Environmental services firm moves into Emerald Barn in Northside

Left to right are Bryce Miller, Sharon Harless and Rebecca Napier of the Wetland Studies and Solutions Inc. regional team, which has moved into the so-called Emerald Barn building on Brook Road. (Photos by Jonathan Spiers)

A former cart repair shed turned office in Richmond’s North End has found a tenant familiar with its green building design.

Wetland Studies and Solutions Inc. began moving into its new regional base at 1620 Brook Road last week, the so-called Emerald Barn building which previously housed the headquarters of local builder-developer Dovetail Construction Co.

Julie and Paul Weissend of Dovetail have moved out of the building and are renting it to WSSI, an environmental services and consultancy firm that operated from two small offices in Midlothian and Mechanicsville.

WSSI’s Bryce Miller, who led the year-long search for larger space, said the local team was drawn to the building for its central location between these former offices, as well as its certification as a LEED Platinum and net-zero energy building. WSSI’s headquarters building in Northern Virginia was the first in the state to be LEED Gold certified when it was built in 2005, Miller said.

The Oz-themed building features a yellow brick road-style sidewalk and free-standing solar panels.

“It couldn’t be better for us,” said Miller, an arborist who leads WSSI’s environmental compliance division. “When we saw that, it was consistent with what we do, what we stand for.”

Laughing, Miller added, “A lot of staff in the Northern Virginia office are like, ‘I didn’t think the Gainesville office could be outdone. Everyone’s like, ‘They’re awesome. It’s much cooler.

A subsidiary of national firm Davey Tree Expert Co., which acquired it in 2014, WSSI operated locally from a space at 717 N. Courthouse Road when Davey acquired EEE Consulting, also known as 3E, in 2020. That deal included 3E’s Mechanicsville office, which Miller says was roughly the size of WSSI’s 4,000 square foot Midlothian space.

“At the courthouse, we just didn’t have enough room to expand to hire everyone from Mechanicsville,” Miller said, adding that staff at the two offices wanted to stay relatively close. “We had to find that middle ground.”

Workstations were added in the main space of the building, originally a cart repair shed.

To do this, Miller said he created a heat map of everyone’s home addresses and conducted a thorough investigation to determine the best central location for most employees. They also enlisted Eric Hammond at Commonwealth Commercial, who Miller said showed them the Brook Road building.

At nearly 12,000 square feet, the recently expanded building provides space for growth for the local team, which numbers approximately 40 people. In addition to individual workspaces and offices, the building includes storage space for the company’s field equipment.

The office also serves as a testing ground for a hotel-like working system in which employees can reserve workstations for the days they will be in the office. The system uses an application that the team developed which serves as a pilot program for the company.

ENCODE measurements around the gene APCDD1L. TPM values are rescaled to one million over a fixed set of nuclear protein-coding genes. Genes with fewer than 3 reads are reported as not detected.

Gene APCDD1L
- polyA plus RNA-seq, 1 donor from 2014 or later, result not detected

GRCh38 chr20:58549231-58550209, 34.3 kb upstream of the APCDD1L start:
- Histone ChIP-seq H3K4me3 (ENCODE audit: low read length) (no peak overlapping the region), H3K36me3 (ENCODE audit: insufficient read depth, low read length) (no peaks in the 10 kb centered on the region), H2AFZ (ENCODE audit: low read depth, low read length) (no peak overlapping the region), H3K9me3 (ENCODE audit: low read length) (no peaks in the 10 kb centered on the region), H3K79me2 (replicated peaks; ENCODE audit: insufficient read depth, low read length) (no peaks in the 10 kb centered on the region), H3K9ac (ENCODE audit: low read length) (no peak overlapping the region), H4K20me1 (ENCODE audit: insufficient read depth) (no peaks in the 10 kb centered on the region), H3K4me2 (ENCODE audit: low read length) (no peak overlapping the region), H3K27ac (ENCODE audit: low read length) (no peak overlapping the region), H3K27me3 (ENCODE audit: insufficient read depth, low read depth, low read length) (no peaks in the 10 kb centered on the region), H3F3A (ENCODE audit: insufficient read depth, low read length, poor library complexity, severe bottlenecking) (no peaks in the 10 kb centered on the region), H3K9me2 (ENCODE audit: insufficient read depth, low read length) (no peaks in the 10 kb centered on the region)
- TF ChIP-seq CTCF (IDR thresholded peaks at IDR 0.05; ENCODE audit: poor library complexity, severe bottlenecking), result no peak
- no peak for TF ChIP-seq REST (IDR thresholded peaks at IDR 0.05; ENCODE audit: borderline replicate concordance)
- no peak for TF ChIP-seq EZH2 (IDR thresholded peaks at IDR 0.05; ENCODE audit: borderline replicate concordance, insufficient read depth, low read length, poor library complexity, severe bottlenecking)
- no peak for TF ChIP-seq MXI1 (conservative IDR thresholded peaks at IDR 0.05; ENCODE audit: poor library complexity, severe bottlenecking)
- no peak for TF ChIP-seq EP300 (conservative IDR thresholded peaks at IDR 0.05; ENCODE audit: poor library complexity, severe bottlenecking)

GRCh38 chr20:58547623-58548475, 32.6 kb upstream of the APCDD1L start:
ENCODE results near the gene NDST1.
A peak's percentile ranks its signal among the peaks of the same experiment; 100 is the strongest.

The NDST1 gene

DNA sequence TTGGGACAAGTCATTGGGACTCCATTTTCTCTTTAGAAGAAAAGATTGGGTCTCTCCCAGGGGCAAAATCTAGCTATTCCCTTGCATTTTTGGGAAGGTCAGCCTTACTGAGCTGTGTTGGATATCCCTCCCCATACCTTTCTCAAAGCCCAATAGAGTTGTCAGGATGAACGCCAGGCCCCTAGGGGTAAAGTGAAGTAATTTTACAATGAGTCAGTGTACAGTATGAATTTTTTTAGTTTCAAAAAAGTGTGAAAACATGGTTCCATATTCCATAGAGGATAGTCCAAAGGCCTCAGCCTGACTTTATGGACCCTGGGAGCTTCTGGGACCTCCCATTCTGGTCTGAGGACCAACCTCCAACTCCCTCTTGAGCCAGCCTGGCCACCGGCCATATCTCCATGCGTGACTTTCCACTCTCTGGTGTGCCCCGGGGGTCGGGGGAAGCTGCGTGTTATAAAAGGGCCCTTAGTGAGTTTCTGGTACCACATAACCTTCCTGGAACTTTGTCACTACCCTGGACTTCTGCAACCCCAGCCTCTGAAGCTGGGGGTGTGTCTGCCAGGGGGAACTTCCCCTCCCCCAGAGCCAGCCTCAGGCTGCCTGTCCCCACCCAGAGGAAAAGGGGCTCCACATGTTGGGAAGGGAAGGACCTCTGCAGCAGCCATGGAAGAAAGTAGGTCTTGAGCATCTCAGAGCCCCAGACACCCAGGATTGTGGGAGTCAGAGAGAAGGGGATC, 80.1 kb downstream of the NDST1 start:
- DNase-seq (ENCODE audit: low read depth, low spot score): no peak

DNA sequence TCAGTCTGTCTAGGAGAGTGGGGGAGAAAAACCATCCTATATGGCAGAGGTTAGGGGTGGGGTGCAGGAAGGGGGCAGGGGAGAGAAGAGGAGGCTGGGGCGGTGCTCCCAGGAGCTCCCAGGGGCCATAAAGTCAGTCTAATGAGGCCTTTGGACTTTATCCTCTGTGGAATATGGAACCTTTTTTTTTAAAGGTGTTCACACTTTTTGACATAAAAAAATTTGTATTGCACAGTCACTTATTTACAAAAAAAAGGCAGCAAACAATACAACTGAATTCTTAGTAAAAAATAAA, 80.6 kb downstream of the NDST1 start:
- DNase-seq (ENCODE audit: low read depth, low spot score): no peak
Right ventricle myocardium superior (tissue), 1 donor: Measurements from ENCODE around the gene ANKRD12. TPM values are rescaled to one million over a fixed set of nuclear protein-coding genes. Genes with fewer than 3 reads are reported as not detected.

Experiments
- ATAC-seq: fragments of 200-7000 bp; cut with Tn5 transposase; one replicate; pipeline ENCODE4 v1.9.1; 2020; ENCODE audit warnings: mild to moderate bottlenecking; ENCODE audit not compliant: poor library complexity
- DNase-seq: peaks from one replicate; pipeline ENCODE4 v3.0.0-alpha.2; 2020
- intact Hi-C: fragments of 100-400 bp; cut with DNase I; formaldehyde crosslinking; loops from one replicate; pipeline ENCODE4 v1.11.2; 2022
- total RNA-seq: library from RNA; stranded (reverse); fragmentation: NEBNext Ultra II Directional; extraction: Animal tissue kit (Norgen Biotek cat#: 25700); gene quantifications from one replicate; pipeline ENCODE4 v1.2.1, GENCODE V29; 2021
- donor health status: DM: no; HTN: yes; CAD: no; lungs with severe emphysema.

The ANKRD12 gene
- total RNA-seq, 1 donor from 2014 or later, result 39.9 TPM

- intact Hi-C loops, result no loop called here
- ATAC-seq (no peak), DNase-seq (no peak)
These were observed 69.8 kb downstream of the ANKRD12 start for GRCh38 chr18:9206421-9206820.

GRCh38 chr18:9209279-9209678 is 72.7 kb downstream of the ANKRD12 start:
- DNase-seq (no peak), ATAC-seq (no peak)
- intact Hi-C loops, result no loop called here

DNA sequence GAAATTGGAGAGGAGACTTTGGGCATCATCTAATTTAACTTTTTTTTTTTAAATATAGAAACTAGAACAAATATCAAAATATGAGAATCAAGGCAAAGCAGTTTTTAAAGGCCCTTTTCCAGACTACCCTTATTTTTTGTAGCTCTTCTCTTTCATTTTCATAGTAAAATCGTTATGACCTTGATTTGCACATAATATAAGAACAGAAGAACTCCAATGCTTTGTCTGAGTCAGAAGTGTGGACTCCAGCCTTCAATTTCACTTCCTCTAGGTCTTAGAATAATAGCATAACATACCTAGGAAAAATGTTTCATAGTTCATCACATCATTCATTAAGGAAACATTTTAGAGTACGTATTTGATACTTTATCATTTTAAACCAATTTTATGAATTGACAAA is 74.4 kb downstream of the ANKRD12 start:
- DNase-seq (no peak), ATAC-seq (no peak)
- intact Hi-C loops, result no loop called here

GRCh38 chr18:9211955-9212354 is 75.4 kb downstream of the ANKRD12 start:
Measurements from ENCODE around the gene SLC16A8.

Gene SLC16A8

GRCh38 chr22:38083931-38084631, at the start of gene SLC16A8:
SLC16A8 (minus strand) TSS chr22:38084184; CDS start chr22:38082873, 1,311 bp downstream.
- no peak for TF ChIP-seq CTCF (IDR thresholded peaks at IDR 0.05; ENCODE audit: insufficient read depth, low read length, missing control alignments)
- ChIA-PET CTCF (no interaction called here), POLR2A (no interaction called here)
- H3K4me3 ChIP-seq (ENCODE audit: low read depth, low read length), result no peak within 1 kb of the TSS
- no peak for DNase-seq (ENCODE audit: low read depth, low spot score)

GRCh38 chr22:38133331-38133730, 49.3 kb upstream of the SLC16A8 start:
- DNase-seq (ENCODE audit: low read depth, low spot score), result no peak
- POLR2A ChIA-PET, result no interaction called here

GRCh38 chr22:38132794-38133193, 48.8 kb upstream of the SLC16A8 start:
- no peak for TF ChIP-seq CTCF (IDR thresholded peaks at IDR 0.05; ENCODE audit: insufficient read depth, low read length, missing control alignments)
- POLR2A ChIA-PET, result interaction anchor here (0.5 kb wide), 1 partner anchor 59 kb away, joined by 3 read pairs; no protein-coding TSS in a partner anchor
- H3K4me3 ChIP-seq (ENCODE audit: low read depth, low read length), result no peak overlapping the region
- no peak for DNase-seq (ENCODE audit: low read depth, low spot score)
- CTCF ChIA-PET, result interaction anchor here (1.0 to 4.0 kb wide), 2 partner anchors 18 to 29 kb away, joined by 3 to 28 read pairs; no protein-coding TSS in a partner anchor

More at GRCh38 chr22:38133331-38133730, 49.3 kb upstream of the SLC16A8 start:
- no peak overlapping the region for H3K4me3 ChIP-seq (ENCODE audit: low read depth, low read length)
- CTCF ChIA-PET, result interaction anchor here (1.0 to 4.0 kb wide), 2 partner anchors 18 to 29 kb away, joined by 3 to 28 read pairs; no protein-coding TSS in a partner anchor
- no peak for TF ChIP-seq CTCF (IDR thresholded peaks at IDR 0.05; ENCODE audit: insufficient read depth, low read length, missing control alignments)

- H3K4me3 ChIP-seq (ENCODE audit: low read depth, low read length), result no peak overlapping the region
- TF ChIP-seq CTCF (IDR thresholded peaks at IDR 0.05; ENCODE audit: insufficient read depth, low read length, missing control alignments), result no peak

He said negotiations with the Weissends began in January and resulted in a multi-year lease.

In an email, Julie Weissend said she and Paul were delighted to have WSSI as their tenant. The married couple, who converted the former industrial building in 2010, moved the Dovetail office to their Monument Avenue home.

Julie and Paul Weissend have rented out the old wagon barn which they have transformed into an office for their company Dovetail Construction. (BizSense file)

“They’re embracing their new home with the same kind of intention and sensitivity that we fostered in creating it,” said Julie, who dubbed the building The Emerald Barn for its green building design and skyline views of the city that reminded him of Oz. The building even includes a yellow brick road-style sidewalk at its main entrance.

Built in 1907, the structure originally served as a repair barn for electric wagons. The renovated building was the first in the United States to be LEED Platinum and net-zero energy certified and listed on the National Register of Historic Places.

The latter could dictate whether signage can be added to the structure, as Miller said they would like to do. If that’s not possible, he said signage would be added elsewhere on the property.

Sharon Harless, director of WSSI who runs the local office, said the team was happy with their new home and that they were under one roof.

“Neither office was really big enough to accommodate the merging of the two offices, and the company was really supportive of how we were going to create new office space,” Harless said. “It’s exciting to be in a LEED Platinum building.

Started as Michael Rolband Co., WSSI changed its name in 1991 to reflect a shift in focus toward Clean Water Act authorization and wetland protection and restoration efforts, according to its website. It has more than 230 employees in seven offices in Virginia, Maryland, North Carolina and Florida.

In addition to stream restoration and wetland permitting and mitigation, local office services include environmental permit compliance, ground disturbance consultation and building inspections. Public and private sector customers include Dominion Energy and the Virginia Department of Transportation.

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